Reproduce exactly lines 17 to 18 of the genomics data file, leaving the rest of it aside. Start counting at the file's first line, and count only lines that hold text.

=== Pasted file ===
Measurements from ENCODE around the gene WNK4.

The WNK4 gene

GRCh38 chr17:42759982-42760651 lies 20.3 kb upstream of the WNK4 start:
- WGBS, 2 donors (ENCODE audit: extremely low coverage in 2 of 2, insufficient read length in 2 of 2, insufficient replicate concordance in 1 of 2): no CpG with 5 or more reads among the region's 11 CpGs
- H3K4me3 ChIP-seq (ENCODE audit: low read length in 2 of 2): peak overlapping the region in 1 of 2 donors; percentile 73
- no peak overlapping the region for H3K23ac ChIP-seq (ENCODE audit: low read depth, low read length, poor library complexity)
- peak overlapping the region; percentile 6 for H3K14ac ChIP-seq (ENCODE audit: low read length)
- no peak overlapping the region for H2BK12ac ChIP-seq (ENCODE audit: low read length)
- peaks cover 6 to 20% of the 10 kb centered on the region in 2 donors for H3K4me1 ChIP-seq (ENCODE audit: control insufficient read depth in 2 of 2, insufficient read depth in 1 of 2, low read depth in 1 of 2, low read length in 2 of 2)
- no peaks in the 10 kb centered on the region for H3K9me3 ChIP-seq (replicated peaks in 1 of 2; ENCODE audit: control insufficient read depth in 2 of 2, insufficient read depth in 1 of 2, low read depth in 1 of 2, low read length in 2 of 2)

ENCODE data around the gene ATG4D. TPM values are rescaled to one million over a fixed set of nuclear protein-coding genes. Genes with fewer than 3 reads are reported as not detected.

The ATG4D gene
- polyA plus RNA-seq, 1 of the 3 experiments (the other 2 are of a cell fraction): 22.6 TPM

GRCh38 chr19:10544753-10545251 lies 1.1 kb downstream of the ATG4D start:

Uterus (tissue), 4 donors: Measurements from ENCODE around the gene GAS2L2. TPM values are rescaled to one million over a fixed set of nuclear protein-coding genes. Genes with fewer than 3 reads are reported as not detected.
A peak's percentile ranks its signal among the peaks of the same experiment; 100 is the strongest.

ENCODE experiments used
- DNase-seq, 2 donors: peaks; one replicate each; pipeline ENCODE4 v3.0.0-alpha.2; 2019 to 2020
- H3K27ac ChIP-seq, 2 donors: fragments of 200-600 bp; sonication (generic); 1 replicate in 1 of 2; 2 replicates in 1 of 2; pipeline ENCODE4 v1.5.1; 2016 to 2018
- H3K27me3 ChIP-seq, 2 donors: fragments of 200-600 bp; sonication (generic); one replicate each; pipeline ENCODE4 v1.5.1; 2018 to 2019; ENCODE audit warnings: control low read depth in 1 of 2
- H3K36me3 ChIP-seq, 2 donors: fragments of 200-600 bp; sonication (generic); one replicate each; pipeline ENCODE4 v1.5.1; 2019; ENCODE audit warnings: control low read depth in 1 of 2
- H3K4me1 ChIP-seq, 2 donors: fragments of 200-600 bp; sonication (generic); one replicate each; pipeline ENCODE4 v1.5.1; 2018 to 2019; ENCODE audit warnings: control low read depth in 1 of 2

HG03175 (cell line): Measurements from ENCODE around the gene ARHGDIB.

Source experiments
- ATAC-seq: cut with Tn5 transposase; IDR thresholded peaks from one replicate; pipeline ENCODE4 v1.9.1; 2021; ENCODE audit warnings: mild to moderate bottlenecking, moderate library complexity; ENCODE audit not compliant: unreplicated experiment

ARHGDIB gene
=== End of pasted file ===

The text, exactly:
ENCODE experiments used
- DNase-seq, 2 donors: peaks; one replicate each; pipeline ENCODE4 v3.0.0-alpha.2; 2019 to 2020